An MRI examination allows bones and joints to be mapped with millimetre precision.
It is true that clear images of bony structures can be obtained with X-ray or CT examinations. However, computed tomography does not allow detailed statements to be made about the cartilage lining in the joints or the ligamentous structures.
MRI can provide accurate information about the nature and thickness of the cartilage. It also allows for the recognition of inflammatory changes in the bone, e.g. after fractures or in diabetic foot syndrome and inflammations of muscle tissue and of tendons.
MRI examinations are very often performed to visualize the knee joint, when there is a suspicion of tears in /damage to the menisci and the ligamentous structures or the shoulder joint. They are also suitable for detecting tumours in bones and soft tissue and measuring their size and expansion.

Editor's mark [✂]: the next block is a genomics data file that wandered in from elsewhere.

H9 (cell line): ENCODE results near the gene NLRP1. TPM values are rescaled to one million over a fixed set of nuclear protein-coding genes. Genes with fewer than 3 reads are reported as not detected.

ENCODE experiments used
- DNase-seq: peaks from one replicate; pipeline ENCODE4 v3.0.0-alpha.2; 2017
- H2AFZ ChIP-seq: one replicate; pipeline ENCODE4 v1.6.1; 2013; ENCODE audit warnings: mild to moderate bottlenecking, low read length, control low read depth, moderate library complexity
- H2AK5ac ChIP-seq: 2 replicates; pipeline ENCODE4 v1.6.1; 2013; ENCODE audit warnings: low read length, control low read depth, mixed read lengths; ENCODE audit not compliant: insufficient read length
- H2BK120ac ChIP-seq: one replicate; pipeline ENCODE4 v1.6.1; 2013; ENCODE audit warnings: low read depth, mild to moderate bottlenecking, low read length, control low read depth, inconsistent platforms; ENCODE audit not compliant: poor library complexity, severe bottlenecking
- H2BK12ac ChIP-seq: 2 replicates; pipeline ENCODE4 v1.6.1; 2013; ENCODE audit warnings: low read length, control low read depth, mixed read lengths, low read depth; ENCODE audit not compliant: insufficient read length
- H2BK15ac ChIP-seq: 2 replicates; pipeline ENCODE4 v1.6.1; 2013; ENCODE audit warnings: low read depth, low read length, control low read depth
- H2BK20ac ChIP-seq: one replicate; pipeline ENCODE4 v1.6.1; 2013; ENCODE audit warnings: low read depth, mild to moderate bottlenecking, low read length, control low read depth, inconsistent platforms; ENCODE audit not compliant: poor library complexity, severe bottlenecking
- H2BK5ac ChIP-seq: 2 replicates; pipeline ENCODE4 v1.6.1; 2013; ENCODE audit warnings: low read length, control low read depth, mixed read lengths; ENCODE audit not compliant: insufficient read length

An MRI examination allows bones and joints to be mapped with millimetre precision. It can among other things also provide accurate information about the nature and thickness of the cartilage.